Medical records and laboratory data from 218 cases of canine coccidioidomycosis diagnosed at the University of California, Davis were reviewed. The diagnosis was based on clinical signs in conjunction with positive qualitative (including precipitin) and quantitative immunodiffusion serologic testing, histopathology, and mycology. Forty-three breeds were represented, as well as numerous mixed-breed dogs. Large and medium dogs predominated. Coccidioidomycosis occurred in young adult dogs most frequently. Males were affected more commonly than females. Clinical signs noted at presentation included fever, lethargy, par tial anorexia with associated weight loss, exercise intolerance, cough, and lameness. Primary pulmonic infection occurred most commonly. Evidence of extrapulmonary dissemination occurred most commonly to appendicular bone and overlying skin, but also included visceral (hepatic, splenic, renal), pericardial/myocardial, central nervous system, ocular, and prostatic involvement. Extrapulmonary dissemination was associated with a poorer prognosis and increased incidence of euthanasia or death. Primary coccidioidal osteomyelitis occurred infrequently. Therapy included amphotericin B, ketoconazole, itraconazole, and an experimental azole.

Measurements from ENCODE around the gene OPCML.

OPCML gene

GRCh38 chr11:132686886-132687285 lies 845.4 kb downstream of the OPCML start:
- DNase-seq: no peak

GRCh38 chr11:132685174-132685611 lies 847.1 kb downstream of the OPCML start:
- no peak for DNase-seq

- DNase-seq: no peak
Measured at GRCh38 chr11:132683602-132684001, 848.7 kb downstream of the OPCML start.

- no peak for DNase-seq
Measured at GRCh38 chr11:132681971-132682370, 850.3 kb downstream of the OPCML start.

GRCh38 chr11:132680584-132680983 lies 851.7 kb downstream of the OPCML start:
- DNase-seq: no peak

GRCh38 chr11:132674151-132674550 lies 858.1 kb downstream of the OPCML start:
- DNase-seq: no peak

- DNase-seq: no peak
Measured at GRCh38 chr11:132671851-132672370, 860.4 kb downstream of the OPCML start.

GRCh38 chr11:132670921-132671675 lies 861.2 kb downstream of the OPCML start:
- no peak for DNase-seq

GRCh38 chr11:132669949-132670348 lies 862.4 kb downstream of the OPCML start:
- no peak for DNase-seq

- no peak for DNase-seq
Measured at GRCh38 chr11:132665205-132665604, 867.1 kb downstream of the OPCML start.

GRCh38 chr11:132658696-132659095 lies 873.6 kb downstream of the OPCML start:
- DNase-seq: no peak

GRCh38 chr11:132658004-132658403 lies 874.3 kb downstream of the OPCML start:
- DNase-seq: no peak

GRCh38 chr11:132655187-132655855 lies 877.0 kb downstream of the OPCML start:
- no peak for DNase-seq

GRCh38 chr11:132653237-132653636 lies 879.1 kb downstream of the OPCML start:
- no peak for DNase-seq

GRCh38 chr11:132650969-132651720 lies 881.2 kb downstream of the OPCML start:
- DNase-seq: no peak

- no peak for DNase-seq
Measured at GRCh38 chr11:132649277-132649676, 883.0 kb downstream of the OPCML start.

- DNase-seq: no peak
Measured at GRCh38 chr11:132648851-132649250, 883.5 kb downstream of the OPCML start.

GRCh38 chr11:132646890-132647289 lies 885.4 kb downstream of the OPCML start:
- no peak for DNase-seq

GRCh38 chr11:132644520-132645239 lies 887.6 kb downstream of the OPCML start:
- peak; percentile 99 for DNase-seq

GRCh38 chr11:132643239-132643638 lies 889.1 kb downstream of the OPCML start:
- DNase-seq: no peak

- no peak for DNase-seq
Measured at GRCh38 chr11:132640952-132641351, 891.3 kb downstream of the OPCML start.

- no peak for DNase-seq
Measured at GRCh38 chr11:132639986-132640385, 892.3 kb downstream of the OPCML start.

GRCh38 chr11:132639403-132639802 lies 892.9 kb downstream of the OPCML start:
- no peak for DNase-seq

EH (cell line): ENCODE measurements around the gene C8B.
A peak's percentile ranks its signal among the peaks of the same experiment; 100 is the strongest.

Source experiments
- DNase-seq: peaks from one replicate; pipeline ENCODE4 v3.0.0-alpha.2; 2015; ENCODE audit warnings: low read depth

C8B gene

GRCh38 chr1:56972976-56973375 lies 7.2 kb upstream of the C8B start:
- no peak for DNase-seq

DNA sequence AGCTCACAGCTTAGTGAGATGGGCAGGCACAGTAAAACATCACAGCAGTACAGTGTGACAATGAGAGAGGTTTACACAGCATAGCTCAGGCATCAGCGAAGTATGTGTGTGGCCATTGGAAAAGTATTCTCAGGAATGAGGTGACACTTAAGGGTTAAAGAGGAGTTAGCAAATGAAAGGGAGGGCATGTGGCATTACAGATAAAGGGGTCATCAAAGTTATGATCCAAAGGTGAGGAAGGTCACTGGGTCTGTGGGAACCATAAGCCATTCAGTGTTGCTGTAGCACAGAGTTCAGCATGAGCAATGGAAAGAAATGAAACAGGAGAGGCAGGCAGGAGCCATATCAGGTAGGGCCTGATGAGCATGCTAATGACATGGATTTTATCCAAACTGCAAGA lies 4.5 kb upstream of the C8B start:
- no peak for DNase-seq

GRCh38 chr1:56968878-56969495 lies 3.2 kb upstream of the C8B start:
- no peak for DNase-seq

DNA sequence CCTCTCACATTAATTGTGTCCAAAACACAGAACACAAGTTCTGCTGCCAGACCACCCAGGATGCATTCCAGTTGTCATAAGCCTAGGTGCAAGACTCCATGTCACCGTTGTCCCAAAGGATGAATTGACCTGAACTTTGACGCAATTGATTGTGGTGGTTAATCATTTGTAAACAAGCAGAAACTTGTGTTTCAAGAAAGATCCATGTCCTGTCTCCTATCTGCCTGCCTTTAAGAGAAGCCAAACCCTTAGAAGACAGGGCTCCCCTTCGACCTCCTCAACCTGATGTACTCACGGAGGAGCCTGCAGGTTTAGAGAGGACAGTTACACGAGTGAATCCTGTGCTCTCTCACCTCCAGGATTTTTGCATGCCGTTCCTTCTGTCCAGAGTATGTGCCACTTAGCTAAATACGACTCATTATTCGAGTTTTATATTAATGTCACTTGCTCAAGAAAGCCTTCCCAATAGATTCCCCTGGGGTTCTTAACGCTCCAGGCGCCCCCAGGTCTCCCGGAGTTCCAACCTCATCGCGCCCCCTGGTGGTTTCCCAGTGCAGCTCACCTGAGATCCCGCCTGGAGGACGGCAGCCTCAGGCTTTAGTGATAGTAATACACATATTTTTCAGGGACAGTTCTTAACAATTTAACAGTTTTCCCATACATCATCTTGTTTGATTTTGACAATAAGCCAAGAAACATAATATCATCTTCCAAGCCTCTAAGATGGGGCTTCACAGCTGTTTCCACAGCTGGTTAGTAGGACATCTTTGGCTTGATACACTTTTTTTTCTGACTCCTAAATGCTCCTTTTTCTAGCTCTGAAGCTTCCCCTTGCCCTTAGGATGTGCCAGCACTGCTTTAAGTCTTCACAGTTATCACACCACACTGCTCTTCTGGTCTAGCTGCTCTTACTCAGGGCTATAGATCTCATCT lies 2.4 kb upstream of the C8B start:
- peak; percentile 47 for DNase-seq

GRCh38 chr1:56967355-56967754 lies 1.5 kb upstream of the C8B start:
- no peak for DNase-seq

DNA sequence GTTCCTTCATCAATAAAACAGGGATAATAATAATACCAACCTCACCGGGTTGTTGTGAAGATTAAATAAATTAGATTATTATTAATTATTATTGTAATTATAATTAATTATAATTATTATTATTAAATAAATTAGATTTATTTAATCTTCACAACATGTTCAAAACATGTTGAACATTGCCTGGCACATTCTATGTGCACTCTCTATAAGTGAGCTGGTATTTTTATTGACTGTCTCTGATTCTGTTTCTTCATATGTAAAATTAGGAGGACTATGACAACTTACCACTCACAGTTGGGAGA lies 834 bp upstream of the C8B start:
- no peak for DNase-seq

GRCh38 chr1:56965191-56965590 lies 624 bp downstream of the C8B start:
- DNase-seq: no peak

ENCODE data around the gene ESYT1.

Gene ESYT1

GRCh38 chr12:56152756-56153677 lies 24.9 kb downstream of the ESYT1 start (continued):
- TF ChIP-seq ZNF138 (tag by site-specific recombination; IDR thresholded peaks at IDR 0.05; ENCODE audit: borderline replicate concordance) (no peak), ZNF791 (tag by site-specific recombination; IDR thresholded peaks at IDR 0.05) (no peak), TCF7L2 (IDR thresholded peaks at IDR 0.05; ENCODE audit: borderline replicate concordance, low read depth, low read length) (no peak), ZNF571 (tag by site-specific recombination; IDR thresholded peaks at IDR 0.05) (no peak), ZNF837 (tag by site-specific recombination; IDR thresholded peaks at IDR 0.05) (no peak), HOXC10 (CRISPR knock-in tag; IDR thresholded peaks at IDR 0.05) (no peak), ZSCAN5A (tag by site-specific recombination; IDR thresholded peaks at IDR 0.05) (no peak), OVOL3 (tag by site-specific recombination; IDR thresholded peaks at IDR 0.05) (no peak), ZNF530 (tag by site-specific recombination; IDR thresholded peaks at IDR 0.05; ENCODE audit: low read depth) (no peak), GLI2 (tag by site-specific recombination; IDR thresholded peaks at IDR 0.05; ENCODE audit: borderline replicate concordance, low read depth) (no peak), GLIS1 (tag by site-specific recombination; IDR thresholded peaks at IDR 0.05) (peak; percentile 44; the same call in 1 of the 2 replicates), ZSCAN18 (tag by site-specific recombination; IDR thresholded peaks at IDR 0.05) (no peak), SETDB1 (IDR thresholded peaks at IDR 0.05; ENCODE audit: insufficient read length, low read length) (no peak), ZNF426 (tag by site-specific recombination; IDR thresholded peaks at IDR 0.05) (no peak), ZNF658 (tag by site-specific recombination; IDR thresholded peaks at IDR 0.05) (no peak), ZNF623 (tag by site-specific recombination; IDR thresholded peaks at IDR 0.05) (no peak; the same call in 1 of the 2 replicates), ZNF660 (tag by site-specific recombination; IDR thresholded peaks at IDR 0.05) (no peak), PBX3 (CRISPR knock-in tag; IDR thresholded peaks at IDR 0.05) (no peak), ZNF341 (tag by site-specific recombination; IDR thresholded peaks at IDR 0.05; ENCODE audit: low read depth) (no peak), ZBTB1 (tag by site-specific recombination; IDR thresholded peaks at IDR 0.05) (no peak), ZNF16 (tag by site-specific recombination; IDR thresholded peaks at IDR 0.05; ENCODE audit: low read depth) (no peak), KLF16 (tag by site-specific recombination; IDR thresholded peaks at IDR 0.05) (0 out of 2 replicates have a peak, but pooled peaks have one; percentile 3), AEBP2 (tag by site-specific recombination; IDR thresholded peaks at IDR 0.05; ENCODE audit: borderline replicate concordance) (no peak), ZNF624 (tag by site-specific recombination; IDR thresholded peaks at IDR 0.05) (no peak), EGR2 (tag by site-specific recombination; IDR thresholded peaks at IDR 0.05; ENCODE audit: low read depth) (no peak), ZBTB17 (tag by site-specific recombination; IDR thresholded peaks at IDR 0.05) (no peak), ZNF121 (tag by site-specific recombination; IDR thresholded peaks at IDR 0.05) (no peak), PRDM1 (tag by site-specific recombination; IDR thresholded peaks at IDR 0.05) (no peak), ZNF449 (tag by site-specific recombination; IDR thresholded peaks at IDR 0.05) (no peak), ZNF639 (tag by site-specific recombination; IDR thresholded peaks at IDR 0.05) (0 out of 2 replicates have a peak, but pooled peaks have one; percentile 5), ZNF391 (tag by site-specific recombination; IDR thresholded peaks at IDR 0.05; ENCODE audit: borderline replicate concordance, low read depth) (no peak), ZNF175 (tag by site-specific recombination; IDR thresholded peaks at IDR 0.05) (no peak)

Full conference title:
Coccidioidomycosis - Centennial Conference